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This Weekend in 1968

This Weekend in 1968: Democratic National Convention

John Moe

Ann Heppermann

Kara Oehler

Suzie Lechtenberg

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Robert Kennedy and Eugene McCarthy supporters
(Steve Schapiro)

James Jasper: Well, protest today is quite a bit better organized. There is a lot of negotiation now with the police in advance. There is a lot of negotiation over permits; over where people can protest without being arrested.

We saw this, for example, in New York four years ago at the Republican convention. There were a lot of constraints placed on the protesters about where they could march, where they could be. They couldn't be too close to the convention center, and so on.

So there is a lot of work that goes into a protest beforehand now. I think people now are simply less angry, less upset than protesters were in 1968.

John Moe: Well, then which came first? Are they less upset and so they enter into these negotiations and kind of a partnership with police, or are they less upset because all this planning is taking place?

Jasper: I think both. More the latter though. I think people realize now that getting out of hand, having confrontations with the police, really doesn't help you much in the long run.

In '68, a lot of people really thought that there could be a revolution in this country. When I say a lot of people, I mean a lot of the protesters; a fairly small proportion of the U.S. population.

Now I think a fairly larger proportion of the U.S. population has had experience with protests. They have marched. They have been parts of rallies. So I think they have a more realistic view of what a social movement, a protest movement, could do.

Moe: So what does that mean in terms of the goal of a protest now as opposed to in years past?

Jasper: Well, I think the goals really are more moderate now. The purpose of a protest now really is to put pressure on politicians and people within the system. The purpose is not to break down the system in some way or shut down the system.

So I think people want smaller reforms. They want to have a voice that is heard. Whether or not anything really does happen, it is satisfying to take a stand and show other people that you really care. That is a big part of what protest is about.

You especially want to show politicians that you care; that there is a constituency out there for some position or other.

Moe: It sounds a lot like a letter writing campaign. I mean, it sounds much more genteel in its approach.

Jasper: It is. Now, this has its limits, of course. Throughout U.S. history, protesters have gotten what they wanted even more often when they really shut down the economic system or blocked a city and kept it from functioning properly.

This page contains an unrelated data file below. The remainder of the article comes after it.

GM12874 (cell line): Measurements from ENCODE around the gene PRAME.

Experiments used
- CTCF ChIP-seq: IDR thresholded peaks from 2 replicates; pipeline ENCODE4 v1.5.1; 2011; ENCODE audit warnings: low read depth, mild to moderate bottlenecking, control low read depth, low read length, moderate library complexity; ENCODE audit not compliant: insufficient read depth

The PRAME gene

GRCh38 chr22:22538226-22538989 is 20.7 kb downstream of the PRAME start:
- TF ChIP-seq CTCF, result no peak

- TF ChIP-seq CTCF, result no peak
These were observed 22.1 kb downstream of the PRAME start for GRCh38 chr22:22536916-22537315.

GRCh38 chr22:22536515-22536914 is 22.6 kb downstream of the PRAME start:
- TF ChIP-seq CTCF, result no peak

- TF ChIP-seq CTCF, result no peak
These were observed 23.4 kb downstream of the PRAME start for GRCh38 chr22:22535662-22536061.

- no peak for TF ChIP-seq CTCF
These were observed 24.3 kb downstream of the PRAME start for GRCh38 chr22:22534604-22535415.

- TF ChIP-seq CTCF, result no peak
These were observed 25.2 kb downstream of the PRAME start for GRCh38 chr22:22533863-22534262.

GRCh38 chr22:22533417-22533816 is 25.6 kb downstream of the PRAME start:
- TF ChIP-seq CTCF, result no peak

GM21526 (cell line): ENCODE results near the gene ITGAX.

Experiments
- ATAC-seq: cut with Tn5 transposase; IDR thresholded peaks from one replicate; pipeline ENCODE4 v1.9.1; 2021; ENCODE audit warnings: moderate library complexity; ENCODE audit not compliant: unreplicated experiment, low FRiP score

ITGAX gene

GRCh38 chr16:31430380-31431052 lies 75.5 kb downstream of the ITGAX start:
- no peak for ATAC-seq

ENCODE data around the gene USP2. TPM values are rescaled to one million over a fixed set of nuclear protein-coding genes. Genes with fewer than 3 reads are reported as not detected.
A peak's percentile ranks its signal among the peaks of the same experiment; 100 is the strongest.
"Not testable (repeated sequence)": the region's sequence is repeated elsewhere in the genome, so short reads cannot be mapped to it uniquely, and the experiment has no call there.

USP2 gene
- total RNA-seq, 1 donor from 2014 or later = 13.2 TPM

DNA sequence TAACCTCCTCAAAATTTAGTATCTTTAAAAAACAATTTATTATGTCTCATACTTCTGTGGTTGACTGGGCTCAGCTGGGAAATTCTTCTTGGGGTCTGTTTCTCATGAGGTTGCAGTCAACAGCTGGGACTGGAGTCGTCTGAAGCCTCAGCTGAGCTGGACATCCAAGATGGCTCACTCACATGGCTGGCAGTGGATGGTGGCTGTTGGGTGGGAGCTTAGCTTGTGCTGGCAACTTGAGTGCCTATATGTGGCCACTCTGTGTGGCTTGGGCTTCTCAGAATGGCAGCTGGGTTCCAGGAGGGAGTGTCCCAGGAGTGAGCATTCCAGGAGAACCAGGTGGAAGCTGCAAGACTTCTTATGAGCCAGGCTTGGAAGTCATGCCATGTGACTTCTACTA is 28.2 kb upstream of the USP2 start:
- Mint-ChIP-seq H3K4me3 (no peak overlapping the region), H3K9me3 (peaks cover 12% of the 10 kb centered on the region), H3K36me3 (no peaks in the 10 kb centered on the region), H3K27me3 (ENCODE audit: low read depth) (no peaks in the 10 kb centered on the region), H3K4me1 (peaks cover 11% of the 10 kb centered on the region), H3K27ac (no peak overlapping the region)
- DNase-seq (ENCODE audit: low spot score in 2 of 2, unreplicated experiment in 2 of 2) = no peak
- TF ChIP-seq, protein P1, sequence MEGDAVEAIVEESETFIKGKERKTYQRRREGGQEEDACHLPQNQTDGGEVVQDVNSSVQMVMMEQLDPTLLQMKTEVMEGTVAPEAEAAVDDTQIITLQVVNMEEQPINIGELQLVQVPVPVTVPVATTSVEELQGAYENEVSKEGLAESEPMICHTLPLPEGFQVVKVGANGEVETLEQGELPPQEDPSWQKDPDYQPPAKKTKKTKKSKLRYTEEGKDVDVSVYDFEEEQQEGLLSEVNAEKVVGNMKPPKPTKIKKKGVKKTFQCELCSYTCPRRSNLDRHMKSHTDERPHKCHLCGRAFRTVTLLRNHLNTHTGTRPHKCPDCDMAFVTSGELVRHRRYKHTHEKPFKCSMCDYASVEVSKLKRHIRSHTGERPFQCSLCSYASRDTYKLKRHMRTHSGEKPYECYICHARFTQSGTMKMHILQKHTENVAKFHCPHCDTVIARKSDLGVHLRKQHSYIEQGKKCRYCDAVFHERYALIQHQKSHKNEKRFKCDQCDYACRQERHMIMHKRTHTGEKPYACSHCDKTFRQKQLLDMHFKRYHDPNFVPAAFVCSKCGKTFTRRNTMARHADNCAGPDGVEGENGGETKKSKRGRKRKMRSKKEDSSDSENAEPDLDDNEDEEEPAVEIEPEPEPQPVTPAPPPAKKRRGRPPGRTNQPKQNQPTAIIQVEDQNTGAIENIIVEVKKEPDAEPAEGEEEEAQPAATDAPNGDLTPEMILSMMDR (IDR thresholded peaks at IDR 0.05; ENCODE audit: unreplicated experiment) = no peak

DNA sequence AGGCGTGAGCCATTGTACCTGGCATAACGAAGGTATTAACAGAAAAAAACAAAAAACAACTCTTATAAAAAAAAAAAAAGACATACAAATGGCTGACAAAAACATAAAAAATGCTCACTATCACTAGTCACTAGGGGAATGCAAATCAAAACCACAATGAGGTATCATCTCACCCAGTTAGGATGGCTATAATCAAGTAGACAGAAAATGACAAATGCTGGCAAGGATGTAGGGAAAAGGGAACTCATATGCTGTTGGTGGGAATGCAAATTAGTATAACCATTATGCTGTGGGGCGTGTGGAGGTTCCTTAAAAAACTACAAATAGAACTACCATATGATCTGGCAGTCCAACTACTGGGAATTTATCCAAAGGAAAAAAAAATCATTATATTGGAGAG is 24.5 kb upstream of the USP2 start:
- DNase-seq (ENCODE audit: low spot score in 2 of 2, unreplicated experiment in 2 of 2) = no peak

So moderation has its costs. There is a trade-off there.

Moe: What were the big events in the last 40 years that changed the institution of protest?

Jasper: I would say there has been two large changes. One has been kind of normalization of protest. Police are better trained, so they are less likely to start a fight with protesters. Protesters themselves have been kind of trained to cooperate with police.

Protest is a more normal thing now than it was 40 years ago. We have seen a lot of it in the last 40 years. That is a big factor.

One thing also that has changed is that the right has mobilized, largely in reaction to the events of the '60s. We have seen a huge organization by the religious right, the anti-abortion movement, and a backlash against feminism.

So now when you talk about protest movements or event protests, it is as likely to be organized by the right than by the left.

Moe: What role do you expect protest is going to have in Denver and St. Paul this time around? What are you looking for?

Jasper: Well, I don't think it is going to get so much media attention, and I don't think it is going to have so much effect on either political party, in part because there is no real choice that either party is facing over who their candidate will be, who their nominee will be.

So there are not a lot of issues up for grabs. I don't see any points of leverage where protest could make much of a difference this year.

Moe: And how are they being handled in terms of the free speech zones and the caged-off areas far away from where the convention is taking place? What will protest look like at these conventions this time?

Jasper: Well, because of that, it might be quite tame. If it is not right there at the convention center, it tends not to get as much coverage by the media. So I think the police have learned quite well how to control protest.

What this means for the future is that protesters may simply have to find other ways to protest and break out of the kinds of things they have been doing for decades now, which is negotiating with police, getting the right permits and going where the police tell them to.

They may have to become more radical in the future to have an effect and break out of these kinds of constraints.

Moe: So do you forecast that we are heading down a more orderly path with protest or a more disorderly path?

Jasper: I know better than to make any clear predictions of any kind about the future. At some point, someday, protesters are going to figure out how to break out of the orderly path we are going down now. When that will be, I wouldn't want to guess. Over what issue, I wouldn't want to guess. But, someday, that is going to have to happen.

Moe: James Jasper, thanks for talking with us.

Jasper: Oh, it has been my pleasure.

More stories from our This Weekend in 1968 series


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